|Publication number||US8102317 B2|
|Application number||US 11/284,800|
|Publication date||Jan 24, 2012|
|Filing date||Nov 22, 2005|
|Priority date||Feb 2, 2001|
|Also published as||US20070050824, WO2009105054A1|
|Publication number||11284800, 284800, US 8102317 B2, US 8102317B2, US-B2-8102317, US8102317 B2, US8102317B2|
|Inventors||Andy Lee, James J. Spilker, Jr., Matthew Rabinowitz, Jimmy K. Omura|
|Original Assignee||Trueposition, Inc.|
|Export Citation||BiBTeX, EndNote, RefMan|
|Patent Citations (89), Non-Patent Citations (22), Referenced by (11), Classifications (9), Legal Events (4)|
|External Links: USPTO, USPTO Assignment, Espacenet|
The present invention relates generally to position determination. More particularly, the present invention relates to location identification using broadcast wireless signal signatures.
In general, in one aspect, the invention features an apparatus comprising: a receiver to receive one or more wireless signals; and a measurement circuit to obtain measurements of one or more characteristics of each of the wireless signals; wherein one or more of a plurality of possible locations of the apparatus are selected based on the measurements and a plurality of associations each associating one of the possible locations with expected values for the measurements for the one of the possible locations.
In some embodiments, the wireless signals are selected from the group consisting of one or more broadcast television signals, one or more broadcast radio signals, one or more navigation aid signals, one or more cellular phone network signals, and one or more wireless local area network (LAN) signals; and wherein the measurements are selected from the group consisting of a signal strength of the wireless signal, a type of the wireless signal, information content of the wireless signal, a frequency of the wireless signal, and a frequency offset of the wireless signal from a predetermined frequency. In some embodiments, a precise location of the apparatus is determined based on the one or more possible locations, the one or more wireless signals, and locations of transmitters of the one or more wireless signals. Some embodiments comprise a transmitter to transmit the measurements to a location server, wherein the location server selects the one or more possible locations of the apparatus. Some embodiments comprise a memory to store the associations; and a processor to select the one or more possible locations of the apparatus.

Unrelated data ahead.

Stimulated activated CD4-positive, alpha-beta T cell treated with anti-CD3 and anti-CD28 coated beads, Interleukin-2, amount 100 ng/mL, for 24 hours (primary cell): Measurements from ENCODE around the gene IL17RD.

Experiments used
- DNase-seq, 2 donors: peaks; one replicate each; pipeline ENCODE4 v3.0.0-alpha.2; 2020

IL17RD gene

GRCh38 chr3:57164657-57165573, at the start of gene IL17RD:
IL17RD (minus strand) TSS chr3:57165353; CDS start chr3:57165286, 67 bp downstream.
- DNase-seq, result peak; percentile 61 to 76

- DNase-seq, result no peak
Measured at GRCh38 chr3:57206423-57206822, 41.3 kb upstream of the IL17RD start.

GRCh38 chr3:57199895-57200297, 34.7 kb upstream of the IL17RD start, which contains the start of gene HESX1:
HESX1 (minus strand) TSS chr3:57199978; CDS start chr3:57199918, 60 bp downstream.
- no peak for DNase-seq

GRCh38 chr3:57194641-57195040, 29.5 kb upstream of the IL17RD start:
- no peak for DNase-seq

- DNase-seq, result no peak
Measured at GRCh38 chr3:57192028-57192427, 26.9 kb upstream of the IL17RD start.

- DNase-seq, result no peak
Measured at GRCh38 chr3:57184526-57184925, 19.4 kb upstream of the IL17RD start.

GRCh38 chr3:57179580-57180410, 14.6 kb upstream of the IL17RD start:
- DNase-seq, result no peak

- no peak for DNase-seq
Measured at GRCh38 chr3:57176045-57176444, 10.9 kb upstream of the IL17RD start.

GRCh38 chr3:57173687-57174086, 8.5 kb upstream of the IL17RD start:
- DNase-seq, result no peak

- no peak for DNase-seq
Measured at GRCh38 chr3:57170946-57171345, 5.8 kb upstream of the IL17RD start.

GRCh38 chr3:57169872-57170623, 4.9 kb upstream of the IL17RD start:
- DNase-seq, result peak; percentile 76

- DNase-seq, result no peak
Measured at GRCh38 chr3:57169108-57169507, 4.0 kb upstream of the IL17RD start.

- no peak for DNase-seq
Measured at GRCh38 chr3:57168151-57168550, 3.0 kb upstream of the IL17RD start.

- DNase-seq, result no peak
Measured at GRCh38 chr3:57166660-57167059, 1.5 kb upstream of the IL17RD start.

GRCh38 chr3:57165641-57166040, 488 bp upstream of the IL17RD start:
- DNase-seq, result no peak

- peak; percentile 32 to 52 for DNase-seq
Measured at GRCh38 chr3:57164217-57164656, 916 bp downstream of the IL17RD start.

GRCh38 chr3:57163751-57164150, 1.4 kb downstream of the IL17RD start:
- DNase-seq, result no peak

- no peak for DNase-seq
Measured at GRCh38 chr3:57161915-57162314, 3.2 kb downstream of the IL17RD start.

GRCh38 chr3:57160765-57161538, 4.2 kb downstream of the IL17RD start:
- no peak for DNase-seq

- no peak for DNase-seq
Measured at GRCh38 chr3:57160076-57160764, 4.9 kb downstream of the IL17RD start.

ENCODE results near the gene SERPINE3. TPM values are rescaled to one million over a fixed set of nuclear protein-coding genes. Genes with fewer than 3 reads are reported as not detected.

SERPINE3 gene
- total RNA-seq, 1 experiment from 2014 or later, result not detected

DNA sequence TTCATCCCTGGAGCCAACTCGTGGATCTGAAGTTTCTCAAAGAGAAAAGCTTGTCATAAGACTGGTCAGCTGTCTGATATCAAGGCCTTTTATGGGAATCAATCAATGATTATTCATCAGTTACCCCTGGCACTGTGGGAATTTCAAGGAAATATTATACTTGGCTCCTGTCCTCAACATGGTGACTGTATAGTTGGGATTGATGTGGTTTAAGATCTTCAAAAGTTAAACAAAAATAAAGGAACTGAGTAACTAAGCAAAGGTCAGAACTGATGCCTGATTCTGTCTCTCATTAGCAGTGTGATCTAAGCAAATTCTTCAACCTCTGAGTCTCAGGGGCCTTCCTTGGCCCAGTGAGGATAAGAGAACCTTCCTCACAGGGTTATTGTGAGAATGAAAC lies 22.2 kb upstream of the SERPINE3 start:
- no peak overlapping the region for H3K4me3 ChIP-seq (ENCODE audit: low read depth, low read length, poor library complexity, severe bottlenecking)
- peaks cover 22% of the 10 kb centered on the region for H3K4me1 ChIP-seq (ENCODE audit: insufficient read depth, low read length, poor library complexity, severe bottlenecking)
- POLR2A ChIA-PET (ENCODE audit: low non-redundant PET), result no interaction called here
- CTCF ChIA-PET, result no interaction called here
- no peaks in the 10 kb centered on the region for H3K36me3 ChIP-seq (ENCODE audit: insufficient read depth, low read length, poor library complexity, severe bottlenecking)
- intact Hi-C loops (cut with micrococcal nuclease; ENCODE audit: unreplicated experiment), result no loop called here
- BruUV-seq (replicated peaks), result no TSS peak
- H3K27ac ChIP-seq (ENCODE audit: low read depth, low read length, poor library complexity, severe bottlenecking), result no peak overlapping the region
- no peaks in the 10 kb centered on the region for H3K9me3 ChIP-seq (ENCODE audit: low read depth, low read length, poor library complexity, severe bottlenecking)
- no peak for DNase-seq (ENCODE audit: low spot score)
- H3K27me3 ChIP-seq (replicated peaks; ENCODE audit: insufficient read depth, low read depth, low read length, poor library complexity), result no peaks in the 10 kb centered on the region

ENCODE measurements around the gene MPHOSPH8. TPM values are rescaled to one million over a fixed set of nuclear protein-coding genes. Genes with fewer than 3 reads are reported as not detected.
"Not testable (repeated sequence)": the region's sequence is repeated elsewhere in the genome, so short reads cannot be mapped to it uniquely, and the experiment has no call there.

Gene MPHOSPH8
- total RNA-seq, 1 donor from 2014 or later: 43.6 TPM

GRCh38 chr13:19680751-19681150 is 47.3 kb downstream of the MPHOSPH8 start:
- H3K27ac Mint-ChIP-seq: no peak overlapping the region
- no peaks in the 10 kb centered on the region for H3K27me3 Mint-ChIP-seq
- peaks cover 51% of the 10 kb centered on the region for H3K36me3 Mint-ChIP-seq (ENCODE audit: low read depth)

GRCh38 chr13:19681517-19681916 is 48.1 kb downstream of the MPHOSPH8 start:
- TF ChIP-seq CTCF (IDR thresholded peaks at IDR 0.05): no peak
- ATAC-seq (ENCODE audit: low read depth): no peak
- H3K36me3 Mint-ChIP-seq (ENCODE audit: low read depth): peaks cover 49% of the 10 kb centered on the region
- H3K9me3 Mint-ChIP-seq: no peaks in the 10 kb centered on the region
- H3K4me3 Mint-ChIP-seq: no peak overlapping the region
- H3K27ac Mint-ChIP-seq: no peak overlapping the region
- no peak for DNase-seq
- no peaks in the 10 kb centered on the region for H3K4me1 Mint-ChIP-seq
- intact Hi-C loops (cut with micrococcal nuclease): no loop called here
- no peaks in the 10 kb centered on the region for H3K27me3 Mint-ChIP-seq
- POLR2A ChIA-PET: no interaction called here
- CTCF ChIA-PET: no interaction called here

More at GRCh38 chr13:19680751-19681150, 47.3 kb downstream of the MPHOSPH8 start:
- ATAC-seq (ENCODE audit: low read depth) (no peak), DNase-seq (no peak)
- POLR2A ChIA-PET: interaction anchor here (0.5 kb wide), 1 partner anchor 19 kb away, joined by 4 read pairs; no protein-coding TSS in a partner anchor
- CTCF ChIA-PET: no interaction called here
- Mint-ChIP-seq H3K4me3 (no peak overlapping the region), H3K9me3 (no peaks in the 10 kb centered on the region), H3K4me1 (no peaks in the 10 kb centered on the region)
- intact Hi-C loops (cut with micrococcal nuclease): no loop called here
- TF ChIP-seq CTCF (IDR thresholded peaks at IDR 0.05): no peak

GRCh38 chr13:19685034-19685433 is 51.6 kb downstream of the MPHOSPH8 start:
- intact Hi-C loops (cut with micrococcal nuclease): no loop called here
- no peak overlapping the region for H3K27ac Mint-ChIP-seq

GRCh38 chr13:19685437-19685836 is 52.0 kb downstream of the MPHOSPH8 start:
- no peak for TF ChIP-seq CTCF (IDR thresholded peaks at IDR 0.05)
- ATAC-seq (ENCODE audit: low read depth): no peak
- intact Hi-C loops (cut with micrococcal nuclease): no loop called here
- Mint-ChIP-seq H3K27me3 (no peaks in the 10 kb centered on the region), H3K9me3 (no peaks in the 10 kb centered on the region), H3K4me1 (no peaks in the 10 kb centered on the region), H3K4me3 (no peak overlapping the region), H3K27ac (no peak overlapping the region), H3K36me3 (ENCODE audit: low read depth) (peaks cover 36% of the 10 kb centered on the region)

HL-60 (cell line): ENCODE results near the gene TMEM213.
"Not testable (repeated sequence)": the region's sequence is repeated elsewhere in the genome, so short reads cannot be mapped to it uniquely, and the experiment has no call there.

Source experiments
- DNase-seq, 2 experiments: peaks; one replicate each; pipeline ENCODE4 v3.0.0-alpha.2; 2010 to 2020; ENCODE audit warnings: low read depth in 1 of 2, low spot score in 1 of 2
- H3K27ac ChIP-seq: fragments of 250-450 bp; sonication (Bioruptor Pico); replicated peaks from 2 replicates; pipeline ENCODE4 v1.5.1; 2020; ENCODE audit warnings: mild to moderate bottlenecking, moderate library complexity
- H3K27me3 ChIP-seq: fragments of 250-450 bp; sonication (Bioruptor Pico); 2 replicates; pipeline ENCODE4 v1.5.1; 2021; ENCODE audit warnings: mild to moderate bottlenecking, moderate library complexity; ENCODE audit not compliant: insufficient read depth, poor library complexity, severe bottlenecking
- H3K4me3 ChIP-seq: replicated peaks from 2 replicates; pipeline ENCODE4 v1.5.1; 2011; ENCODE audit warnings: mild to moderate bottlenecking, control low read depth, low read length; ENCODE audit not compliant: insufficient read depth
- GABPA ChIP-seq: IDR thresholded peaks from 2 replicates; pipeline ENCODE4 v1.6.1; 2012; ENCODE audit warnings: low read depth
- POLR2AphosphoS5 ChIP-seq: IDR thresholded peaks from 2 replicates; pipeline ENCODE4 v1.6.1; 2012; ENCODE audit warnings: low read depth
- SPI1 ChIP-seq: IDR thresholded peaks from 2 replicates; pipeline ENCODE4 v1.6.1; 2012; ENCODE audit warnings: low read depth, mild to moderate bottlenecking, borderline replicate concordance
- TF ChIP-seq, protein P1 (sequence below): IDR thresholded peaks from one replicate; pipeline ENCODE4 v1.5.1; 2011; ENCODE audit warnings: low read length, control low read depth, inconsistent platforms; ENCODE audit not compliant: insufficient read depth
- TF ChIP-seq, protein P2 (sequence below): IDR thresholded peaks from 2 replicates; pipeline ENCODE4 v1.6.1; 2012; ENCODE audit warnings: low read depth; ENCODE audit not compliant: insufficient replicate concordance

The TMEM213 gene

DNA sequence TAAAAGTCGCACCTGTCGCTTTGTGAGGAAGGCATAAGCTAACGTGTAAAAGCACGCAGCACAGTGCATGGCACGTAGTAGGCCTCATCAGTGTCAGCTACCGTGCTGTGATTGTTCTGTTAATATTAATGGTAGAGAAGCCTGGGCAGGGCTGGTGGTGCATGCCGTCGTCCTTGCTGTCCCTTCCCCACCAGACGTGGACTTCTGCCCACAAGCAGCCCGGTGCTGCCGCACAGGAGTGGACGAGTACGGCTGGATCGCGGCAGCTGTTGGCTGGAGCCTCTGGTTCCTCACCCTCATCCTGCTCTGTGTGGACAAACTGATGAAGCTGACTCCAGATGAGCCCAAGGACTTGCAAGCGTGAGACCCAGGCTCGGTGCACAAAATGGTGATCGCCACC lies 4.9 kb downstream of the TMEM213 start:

In general, in one aspect, the invention features an apparatus comprising: a receiver to receive measurements of one or more characteristics of each of one or more wireless signals obtained by a remote device; and a processor to select one or more of a plurality of possible locations of the remote device based on the measurements and a plurality of associations each associating one of the possible locations with expected values for the measurements for the one of the possible locations. In some embodiments, to select one or more of a plurality of possible locations of the remote device, the processor determines distances between a first vector comprising the measurements received by the receiver and one or more second vectors each comprising the expected values of the measurements, and selects the one or more of a plurality of possible locations of the remote device based on the distances. In some embodiments, the measurements comprise one or more frequency measurements of the wireless signals; and, to select one or more of a plurality of possible locations of the remote device, the processor compares ratios of the frequency measurements to corresponding ratios of the expected values for the frequency measurements. In some embodiments, the wireless signals are selected from the group consisting of one or more broadcast television signals, one or more broadcast radio signals, one or more navigation aid signals, one or more cellular phone network signals, and one or more wireless local area network (LAN) signals; and wherein the measurements are selected from the group consisting of a signal strength of the wireless signal, a type of the wireless signal, information content of the wireless signal, a frequency of the wireless signal, and a frequency offset of the wireless signal from a predetermined frequency. Some embodiments comprise a transmitter to transmit a signal representing the one or more possible locations of the remote device. In some embodiments, the processor determines a precise location of the remote device based on the one or more possible locations, the one or more wireless signals, and locations of transmitters of the one or more wireless signals. Some embodiments comprise a memory to store the associations; wherein the processor modifies the expected measurements of one or more of the associations based on the precise location determined for the remote device and the measurements obtained by the remote device. In general, in one aspect, the invention features a computer program comprising: receiving measurements of one or more characteristics of each of one or more wireless signals obtained by a remote device; and selecting one or more of a plurality of possible locations of the remote device based on the measurements and a plurality of associations each associating one of the possible locations with expected values for the measurements for the one of the possible locations. In some embodiments, selecting one or more of the plurality of possible locations of the remote device comprises: determining distances between a first vector comprising the measurements received by the receiver and one or more second vectors each comprising the expected values of the measurements; and selecting the one or more of a plurality of possible locations of the remote device based on the distances. In some embodiments, the measurements comprise one or more frequency measurements of the wireless signals, and selecting one or more of the plurality of possible locations of the remote device comprises: comparing ratios of the frequency measurements to corresponding ratios of the expected values for the frequency measurements. In some embodiments, the wireless signals are selected from the group consisting of one or more broadcast television signals, one or more broadcast radio signals, and one or more wireless local area network (LAN) signals; and wherein the measurements are selected from the group consisting of a signal strength of the wireless signal, an analog/digital type of the wireless signal, a frequency of the wireless signal, and a frequency offset of the wireless signal from a predetermined frequency. Some embodiments comprise causing a transmitter to transmit a signal representing the one or more possible locations of the remote device. Some embodiments comprise determining a precise location of the remote device based on the one or more possible locations, the one or more wireless signals, and locations of transmitters of the one or more wireless signals. Some embodiments comprise storing the associations; and modifying the expected measurements of one or more of the associations based on the precise location determined for the remote device and the measurements obtained by the remote device.